The result was an escalation of street violence, and a sense, among the wider public, that law and order were breaking down. Many came to believe that a firm hand was required to restore order and stability. A firm hand was exactly the image that Hitler was trying to project, and as the violence worsened, the Nazi vote rose. We all know how that tragedy played out.

Is it far-fetched to think that history could repeat itself in this way? To antifa activists who see violence as the answer to the far right, it should not be. They are the ones who are drawing the historical parallels. The Times quotes an antifa activist: “If we just stand back, we are allowing them to build a movement whose end goal is genocide.” If that is the danger, we need to find a better way of combating it than the tactic that so plainly failed in Germany.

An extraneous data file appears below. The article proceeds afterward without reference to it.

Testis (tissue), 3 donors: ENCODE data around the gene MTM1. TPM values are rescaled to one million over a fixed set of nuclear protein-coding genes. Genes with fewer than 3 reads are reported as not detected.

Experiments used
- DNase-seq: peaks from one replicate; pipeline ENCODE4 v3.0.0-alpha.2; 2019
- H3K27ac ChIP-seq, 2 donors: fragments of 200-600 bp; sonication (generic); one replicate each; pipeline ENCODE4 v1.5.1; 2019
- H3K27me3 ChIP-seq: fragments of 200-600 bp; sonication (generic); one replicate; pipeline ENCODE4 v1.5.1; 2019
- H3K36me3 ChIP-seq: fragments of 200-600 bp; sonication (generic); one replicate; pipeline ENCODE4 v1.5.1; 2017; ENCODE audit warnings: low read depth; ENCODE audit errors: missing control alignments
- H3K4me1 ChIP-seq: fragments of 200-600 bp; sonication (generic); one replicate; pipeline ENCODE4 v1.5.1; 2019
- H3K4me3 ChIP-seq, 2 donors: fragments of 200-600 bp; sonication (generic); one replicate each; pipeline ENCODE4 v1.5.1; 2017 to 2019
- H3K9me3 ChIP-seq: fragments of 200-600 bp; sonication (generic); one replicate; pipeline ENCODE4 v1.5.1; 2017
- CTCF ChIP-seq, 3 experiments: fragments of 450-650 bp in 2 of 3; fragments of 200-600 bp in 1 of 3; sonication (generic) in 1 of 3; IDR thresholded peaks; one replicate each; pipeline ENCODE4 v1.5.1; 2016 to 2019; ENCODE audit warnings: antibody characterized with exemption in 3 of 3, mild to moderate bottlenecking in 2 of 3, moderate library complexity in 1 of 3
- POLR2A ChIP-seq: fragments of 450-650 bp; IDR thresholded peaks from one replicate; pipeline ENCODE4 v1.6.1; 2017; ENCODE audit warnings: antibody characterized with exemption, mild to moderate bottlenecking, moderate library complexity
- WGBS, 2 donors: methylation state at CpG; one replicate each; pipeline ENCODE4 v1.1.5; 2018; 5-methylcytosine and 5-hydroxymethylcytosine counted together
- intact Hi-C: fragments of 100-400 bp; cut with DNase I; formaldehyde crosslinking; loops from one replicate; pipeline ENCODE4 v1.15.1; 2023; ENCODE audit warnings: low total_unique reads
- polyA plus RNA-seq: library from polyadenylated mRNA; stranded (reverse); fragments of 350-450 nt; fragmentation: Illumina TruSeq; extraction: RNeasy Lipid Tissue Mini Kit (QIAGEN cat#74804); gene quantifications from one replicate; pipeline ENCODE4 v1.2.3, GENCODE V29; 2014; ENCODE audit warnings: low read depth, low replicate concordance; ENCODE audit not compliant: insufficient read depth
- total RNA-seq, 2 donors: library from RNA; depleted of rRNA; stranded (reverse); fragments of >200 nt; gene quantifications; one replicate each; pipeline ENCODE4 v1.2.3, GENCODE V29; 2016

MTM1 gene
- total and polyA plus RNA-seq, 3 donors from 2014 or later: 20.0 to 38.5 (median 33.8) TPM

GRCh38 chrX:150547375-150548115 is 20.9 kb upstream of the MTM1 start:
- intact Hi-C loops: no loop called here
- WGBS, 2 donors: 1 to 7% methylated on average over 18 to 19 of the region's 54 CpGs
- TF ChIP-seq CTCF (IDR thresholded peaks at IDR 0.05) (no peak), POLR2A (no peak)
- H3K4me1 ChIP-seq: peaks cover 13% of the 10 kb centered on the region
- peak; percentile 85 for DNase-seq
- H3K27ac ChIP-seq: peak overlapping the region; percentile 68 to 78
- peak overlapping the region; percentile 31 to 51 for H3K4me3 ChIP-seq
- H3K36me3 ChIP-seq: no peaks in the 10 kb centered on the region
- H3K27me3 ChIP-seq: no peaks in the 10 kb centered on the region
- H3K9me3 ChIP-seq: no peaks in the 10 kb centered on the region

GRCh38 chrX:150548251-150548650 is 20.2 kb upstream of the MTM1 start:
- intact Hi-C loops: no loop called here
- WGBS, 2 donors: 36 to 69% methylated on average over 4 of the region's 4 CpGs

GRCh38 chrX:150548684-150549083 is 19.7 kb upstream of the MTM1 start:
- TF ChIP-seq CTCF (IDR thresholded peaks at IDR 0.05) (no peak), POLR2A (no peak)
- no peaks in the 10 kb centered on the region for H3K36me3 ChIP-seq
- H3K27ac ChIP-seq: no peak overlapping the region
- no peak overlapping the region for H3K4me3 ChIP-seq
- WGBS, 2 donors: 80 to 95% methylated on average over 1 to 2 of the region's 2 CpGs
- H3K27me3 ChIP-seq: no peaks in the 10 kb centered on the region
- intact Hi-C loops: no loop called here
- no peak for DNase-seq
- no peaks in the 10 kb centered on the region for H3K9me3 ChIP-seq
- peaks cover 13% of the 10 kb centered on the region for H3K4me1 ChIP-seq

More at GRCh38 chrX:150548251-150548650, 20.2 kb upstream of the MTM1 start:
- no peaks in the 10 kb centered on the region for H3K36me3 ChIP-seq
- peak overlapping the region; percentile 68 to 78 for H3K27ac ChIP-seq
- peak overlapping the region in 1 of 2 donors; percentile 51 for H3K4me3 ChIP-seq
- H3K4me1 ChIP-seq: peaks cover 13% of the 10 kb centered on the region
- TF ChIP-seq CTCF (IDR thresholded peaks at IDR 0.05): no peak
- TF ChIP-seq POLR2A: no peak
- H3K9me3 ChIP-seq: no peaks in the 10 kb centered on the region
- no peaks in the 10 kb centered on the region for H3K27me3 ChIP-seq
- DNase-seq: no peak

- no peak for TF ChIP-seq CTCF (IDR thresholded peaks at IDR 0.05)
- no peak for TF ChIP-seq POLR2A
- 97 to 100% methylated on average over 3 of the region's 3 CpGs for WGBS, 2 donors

• Aquifer

    Very good!

  • Atomsk

    Let’s grant that the antifa activists are right about the irrationality of hard-core racist fanatics. It remains true that in the United States, and other countries where elections are the path to power, the far right can achieve its goals only by winning over middle-of-the-road voters. Even if many of these voters are also not completely rational – few people are – they are not likely to be won over to the anti-racist cause by seeing footage of anti-racists hitting racists with clubs or throwing urine-filled water bottles.